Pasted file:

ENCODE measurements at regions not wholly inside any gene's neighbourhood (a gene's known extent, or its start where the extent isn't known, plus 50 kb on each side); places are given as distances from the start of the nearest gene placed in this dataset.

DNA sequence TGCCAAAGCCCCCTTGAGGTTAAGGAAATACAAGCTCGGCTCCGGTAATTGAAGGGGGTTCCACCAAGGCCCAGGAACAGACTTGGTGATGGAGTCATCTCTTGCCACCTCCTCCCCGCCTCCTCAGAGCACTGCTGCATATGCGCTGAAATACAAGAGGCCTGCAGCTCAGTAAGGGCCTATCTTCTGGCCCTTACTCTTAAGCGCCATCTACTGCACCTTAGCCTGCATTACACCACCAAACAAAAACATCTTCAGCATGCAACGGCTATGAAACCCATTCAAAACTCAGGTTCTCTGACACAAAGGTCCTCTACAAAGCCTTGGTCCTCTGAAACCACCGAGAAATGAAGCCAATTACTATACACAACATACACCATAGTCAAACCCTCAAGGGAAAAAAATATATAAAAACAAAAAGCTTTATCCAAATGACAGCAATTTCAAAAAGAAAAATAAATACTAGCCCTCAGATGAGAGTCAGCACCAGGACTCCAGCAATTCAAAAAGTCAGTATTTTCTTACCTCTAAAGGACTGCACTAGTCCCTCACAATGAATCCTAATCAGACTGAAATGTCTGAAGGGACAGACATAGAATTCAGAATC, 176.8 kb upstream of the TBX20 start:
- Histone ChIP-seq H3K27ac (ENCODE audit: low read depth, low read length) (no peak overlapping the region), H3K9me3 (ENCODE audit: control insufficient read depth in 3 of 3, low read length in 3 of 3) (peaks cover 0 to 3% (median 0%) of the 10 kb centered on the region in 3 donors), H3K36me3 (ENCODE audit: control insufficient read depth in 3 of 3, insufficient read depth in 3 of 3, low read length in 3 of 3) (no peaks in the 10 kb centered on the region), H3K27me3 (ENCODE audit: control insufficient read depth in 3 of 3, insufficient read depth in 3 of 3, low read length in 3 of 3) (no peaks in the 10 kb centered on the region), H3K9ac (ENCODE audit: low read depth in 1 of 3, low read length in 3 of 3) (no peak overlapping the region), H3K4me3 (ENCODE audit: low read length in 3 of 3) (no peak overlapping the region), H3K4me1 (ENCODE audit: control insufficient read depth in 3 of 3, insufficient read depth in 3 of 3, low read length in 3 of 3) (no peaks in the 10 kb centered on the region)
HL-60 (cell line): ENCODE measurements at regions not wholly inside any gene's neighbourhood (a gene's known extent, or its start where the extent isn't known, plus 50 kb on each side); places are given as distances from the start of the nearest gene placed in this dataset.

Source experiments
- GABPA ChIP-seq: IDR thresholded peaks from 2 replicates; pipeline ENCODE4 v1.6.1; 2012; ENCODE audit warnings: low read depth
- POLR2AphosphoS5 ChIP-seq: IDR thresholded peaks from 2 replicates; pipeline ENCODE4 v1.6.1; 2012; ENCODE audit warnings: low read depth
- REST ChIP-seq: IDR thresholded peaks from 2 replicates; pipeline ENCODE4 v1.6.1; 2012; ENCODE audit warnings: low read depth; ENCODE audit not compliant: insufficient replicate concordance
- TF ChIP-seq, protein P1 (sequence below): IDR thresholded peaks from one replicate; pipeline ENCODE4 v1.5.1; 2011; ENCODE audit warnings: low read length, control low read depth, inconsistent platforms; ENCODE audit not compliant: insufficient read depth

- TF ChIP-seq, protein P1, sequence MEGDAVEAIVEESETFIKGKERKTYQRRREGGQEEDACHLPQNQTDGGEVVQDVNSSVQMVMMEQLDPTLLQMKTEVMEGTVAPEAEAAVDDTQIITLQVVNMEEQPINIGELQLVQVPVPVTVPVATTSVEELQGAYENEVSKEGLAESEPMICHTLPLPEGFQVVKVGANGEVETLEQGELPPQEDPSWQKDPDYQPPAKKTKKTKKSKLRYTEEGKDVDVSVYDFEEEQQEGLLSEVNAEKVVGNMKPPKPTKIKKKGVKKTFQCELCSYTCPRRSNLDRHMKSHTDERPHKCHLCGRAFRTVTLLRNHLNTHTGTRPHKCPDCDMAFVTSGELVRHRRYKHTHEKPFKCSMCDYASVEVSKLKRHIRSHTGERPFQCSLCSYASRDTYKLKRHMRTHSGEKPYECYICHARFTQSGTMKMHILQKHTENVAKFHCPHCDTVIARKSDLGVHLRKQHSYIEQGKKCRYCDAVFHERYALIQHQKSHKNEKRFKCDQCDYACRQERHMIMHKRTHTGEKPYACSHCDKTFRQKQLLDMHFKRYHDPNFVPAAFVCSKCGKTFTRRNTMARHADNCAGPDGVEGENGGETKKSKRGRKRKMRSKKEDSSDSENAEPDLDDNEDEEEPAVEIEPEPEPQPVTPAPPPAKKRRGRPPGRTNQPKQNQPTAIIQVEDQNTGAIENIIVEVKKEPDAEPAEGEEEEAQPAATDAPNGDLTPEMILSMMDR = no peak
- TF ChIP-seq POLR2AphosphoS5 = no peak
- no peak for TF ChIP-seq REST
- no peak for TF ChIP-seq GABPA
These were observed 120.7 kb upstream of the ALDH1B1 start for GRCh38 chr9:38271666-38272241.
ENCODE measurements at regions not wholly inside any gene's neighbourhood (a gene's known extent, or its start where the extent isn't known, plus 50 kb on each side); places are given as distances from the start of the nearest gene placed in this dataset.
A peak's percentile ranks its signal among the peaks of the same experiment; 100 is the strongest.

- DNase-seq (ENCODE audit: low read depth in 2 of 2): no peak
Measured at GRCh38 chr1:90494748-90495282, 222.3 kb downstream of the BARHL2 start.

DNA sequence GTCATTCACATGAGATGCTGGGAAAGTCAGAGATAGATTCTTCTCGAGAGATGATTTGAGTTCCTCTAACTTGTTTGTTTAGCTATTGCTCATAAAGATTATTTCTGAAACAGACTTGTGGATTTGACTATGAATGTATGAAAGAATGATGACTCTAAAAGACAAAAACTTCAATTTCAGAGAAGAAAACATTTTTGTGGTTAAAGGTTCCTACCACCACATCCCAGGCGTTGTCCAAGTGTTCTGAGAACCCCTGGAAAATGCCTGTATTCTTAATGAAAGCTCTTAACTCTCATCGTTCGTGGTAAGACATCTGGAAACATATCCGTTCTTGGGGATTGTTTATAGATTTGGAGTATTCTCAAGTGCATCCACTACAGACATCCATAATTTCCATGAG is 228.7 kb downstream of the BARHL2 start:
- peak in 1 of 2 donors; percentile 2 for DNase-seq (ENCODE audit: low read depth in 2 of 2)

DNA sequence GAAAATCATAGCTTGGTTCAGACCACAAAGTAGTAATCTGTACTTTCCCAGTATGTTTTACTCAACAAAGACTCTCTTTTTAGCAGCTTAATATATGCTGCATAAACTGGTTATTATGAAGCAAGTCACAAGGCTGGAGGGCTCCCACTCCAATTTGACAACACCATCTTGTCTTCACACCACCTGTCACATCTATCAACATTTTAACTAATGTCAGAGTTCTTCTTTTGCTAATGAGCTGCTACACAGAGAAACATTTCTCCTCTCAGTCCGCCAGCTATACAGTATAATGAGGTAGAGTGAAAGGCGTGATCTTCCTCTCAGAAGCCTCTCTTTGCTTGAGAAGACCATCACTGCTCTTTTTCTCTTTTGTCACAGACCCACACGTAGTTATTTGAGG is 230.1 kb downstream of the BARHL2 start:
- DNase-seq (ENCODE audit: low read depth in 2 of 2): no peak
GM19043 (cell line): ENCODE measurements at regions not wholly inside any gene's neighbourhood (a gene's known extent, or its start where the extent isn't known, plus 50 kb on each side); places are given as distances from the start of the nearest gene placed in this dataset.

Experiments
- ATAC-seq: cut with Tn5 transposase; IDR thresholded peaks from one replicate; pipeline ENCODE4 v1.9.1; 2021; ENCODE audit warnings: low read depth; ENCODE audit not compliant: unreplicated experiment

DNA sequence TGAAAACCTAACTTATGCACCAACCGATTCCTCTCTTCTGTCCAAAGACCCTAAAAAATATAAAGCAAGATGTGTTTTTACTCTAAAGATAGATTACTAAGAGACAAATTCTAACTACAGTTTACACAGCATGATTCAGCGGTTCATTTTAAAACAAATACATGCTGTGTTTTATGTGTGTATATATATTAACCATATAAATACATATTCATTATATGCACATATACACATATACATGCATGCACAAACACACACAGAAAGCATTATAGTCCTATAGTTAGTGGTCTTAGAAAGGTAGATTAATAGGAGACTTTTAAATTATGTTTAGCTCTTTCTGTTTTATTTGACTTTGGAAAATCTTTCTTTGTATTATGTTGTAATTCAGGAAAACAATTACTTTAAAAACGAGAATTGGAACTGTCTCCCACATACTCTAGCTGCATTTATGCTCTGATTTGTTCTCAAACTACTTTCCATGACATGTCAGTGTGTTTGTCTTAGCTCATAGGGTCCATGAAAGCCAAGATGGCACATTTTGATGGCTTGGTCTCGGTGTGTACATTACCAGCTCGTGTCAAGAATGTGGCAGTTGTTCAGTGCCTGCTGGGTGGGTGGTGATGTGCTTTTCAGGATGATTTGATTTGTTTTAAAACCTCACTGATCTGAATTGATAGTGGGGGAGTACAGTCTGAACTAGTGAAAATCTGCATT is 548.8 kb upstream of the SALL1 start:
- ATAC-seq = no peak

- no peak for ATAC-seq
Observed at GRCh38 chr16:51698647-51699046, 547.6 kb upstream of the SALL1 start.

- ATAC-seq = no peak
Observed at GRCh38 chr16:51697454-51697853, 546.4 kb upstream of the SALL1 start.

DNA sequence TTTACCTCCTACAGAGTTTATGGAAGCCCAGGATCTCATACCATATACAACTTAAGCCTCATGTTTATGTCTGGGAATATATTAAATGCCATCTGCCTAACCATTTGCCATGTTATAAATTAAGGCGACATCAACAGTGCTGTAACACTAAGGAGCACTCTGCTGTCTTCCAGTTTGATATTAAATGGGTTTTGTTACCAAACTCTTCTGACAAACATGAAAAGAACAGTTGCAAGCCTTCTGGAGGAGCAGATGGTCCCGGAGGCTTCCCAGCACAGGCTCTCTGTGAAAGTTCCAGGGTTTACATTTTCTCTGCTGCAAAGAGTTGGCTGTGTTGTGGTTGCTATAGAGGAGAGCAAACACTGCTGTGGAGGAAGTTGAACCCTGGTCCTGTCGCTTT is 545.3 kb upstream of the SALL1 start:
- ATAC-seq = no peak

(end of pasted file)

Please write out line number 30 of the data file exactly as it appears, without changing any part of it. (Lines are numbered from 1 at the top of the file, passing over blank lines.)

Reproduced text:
- ATAC-seq = no peak